Look Up, Baton Rouge! A Walking Tour of Baton Rouge, Louisiana
There is no better way to see America than on foot. And there is no better way to appreciate what you are looking at than with a walking tour. This walking tour of Baton Rouge, Louisiana is ready to explore when you are. Each walking tour describes historical, architectural landmarks, cultural sites and ecclesiastic touchstones and provides step-by-step directions. More
There is no better way to see America than on foot. And there is no better way to appreciate what you are looking at than with a walking tour. Whether you are preparing for a road trip or just out to look at your own town in a new way, a downloadable walking tour from walkthetown.com is ready to explore when you are.
Each walking tour describes historical and architectural landmarks and provides pictures to help out when those pesky street addresses are missing. Every tour also includes a quick primer on identifying architectural styles seen on American streets.
In 1699 French explorers some 230 miles from the mouth of the Mississippi River spotted a cypress pole colored red from the smeared blood of dead animals that marked the hunting grounds between the Houma and Bayougoula tribes. They called the landmark on the 50-foot Istrouma Bluff on the east side of the river "le Baton Rouge." And except for a brief time when the British called the place New Richmond it has been named for that red stick ever since.
Before the Americans got their hands on Baton Rouge the French, Spanish and British all had their cracks at it, mostly maintaining the bluff as a strategic defensive position. In 1810 Baton Rouge was the only Spanish possession on the Mississippi River and far from the seat of colonial power in Florida. The citizens, mostly French and Americans, rose up and overpowered the small Spanish garrison. They declared a new country called the Republic of West Florida and even had a flag prepared for the occasion - the Bonnie Blue Flag. It boasted a single white star on a blue background that would become the inspiration for the Lone Star of the Republic of Texas. After ninety days the new country was folded into America's Territory of Orleans just before Louisiana joined the Union in 1812.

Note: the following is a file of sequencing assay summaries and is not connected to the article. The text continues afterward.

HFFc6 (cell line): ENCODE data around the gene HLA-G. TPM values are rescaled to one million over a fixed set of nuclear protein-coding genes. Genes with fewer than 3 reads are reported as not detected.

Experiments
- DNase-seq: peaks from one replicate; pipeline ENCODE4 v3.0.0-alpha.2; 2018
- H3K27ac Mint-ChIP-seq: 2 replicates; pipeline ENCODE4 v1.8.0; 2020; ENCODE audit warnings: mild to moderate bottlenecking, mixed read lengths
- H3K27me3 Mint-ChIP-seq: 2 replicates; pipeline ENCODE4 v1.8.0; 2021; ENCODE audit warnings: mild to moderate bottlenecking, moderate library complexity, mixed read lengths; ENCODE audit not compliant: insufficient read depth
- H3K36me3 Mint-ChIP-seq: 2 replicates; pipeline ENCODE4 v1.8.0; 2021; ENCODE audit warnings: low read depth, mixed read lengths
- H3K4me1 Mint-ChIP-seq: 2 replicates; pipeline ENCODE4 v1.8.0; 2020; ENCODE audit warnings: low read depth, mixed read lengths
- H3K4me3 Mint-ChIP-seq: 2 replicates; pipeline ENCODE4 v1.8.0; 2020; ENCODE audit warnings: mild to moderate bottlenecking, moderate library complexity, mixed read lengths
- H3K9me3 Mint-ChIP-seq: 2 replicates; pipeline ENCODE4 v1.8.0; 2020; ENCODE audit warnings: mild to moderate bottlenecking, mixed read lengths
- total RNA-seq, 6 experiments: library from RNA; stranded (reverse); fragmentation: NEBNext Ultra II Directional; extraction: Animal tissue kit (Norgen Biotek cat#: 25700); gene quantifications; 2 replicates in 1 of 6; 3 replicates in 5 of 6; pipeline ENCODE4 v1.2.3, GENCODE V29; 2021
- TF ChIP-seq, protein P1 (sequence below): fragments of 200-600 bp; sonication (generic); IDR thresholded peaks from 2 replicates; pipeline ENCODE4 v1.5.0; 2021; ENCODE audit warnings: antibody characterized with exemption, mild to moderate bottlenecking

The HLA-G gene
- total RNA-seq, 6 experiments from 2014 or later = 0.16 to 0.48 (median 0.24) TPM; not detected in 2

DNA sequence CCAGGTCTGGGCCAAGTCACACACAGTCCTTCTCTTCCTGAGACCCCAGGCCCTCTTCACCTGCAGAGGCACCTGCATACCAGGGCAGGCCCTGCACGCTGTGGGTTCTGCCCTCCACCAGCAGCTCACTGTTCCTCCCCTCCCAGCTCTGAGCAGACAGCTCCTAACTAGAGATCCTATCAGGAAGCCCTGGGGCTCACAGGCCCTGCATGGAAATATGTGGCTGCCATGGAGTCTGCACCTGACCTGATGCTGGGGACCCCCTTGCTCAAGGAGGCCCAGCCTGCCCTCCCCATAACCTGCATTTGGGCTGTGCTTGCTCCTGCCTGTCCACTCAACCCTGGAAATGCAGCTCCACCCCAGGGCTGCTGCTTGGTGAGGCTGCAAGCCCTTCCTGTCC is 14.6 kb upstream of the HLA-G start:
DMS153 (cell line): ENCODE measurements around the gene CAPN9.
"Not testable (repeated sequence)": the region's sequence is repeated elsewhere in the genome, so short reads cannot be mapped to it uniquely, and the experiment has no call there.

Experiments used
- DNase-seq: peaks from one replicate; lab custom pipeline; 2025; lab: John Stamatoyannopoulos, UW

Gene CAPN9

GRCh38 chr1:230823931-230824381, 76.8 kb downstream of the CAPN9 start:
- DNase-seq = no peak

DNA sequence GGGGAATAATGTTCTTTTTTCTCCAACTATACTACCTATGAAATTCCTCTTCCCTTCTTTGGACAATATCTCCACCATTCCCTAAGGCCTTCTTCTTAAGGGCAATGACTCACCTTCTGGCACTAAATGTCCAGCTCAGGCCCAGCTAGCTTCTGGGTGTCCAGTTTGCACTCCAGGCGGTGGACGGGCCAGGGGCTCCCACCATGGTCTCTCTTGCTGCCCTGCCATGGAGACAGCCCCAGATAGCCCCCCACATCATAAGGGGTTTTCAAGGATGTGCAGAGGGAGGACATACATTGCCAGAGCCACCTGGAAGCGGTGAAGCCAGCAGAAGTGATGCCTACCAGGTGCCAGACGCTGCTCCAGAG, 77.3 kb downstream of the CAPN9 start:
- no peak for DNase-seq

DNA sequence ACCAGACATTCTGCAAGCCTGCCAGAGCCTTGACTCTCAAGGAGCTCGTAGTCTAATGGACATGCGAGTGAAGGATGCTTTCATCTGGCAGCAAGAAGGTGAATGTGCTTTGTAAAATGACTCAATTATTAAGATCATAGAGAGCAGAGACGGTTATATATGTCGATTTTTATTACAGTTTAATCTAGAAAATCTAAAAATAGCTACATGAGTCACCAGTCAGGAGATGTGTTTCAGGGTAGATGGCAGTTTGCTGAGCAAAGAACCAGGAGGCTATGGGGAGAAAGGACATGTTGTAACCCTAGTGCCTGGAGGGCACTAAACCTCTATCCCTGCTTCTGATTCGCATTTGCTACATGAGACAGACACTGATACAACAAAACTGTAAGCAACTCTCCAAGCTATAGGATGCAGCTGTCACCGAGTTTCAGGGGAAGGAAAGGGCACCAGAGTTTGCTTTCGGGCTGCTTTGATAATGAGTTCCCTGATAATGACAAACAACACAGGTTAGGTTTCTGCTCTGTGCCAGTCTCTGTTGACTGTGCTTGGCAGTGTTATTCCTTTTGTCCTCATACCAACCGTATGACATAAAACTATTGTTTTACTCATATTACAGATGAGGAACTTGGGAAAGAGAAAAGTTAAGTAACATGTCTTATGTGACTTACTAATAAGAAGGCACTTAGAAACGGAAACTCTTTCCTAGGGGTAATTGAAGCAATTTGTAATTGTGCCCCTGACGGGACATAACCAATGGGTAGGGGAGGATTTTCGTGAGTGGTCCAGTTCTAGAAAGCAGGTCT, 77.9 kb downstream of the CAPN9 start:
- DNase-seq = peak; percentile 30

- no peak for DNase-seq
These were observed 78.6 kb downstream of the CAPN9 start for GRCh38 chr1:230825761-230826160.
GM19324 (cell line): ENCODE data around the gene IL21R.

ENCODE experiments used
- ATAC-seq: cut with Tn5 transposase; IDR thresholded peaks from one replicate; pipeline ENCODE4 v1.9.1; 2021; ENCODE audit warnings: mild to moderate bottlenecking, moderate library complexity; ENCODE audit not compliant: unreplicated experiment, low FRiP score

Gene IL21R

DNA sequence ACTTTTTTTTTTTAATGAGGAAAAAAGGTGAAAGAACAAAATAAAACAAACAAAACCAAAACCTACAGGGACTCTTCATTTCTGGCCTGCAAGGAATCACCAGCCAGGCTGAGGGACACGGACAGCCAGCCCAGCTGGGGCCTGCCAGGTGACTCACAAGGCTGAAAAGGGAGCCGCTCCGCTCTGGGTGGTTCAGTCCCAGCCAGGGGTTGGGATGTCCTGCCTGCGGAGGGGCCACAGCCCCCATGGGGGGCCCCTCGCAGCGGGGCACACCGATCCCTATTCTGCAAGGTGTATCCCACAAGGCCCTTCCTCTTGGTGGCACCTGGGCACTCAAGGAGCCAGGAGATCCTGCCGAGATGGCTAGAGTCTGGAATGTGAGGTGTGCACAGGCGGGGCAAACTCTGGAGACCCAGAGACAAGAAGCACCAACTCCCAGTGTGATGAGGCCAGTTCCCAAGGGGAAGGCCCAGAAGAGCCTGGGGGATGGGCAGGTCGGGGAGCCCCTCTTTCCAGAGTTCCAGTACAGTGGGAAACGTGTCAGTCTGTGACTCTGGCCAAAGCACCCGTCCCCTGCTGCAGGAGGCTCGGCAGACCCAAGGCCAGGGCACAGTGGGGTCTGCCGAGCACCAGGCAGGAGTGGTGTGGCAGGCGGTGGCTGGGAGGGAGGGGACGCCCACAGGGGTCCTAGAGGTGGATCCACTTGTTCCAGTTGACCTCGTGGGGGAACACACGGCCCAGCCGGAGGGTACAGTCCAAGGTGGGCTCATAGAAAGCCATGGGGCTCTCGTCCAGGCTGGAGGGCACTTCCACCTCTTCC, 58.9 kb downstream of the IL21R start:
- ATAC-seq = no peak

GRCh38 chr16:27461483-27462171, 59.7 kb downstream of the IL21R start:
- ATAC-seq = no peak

By the 1840s the Louisiana legislature was dominated by rural planters who distrusted giving the capital of New Orleans more power than it already had so they engineered a move of the government to the country. Baton Rouge, a hamlet of about 2,000 people at the time, got the nod in 1849 and has remained the capital ever since. Even after Louisiana State University showed up in late 1869 the town remained mostly a sleepy government refuge through the rest of the 19th century.
The discovery of unprecedented oil reserves in the salt domes around the Gulf Coast in the early 1900s began to change all that. The Standard Oil Company of John D. Rockefeller constructed a refinery in Baton Rouge in 1912 and others followed. Louisiana State built a new campus in 1926 and Huey Long transformed the face of Baton Rouge when he reached the governor's chair in 1928.
Today the Port of Baton Rouge is the nation's ninth busiest port with a 45-foot channel dredged in the Mississippi River to give ocean-going vessels the furthest access north they can reach on the river. The population has climbed over 225,000 and yet the town has been able to retain treasures from its nearly two centuries of history since its incorporation in 1817. Our walking tour will seek them out and we will begin at the legacy of a politician who entwined himself with his state and its people like few others in America ever have...